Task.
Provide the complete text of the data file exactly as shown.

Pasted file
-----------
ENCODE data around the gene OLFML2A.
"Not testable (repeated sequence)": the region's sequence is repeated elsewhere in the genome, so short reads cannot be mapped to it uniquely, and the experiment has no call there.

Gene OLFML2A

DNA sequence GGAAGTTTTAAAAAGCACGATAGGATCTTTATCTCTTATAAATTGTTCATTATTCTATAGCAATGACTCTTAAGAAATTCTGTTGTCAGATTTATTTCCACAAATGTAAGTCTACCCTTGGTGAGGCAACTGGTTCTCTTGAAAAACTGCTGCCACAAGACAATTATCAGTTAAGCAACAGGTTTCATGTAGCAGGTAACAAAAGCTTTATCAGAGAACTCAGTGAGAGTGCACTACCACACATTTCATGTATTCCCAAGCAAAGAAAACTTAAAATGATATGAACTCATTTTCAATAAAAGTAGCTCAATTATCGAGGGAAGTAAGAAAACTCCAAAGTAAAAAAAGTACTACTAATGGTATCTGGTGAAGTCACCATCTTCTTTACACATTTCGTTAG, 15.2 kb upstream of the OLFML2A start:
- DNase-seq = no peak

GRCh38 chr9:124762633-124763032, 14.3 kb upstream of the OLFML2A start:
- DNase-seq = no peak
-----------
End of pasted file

ENCODE data around the gene OLFML2A.
"Not testable (repeated sequence)": the region's sequence is repeated elsewhere in the genome, so short reads cannot be mapped to it uniquely, and the experiment has no call there.

Gene OLFML2A

DNA sequence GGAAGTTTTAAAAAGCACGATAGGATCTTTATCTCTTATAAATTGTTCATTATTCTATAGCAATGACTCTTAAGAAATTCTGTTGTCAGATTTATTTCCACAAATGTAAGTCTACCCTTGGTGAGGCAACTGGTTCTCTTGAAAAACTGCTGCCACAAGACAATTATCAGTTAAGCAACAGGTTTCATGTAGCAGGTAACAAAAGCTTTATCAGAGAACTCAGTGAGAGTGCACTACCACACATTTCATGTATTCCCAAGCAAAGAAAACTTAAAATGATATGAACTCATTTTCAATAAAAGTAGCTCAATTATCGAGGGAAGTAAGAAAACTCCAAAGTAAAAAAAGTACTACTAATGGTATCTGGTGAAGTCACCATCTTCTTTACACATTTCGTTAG, 15.2 kb upstream of the OLFML2A start:
- DNase-seq = no peak

GRCh38 chr9:124762633-124763032, 14.3 kb upstream of the OLFML2A start:
- DNase-seq = no peak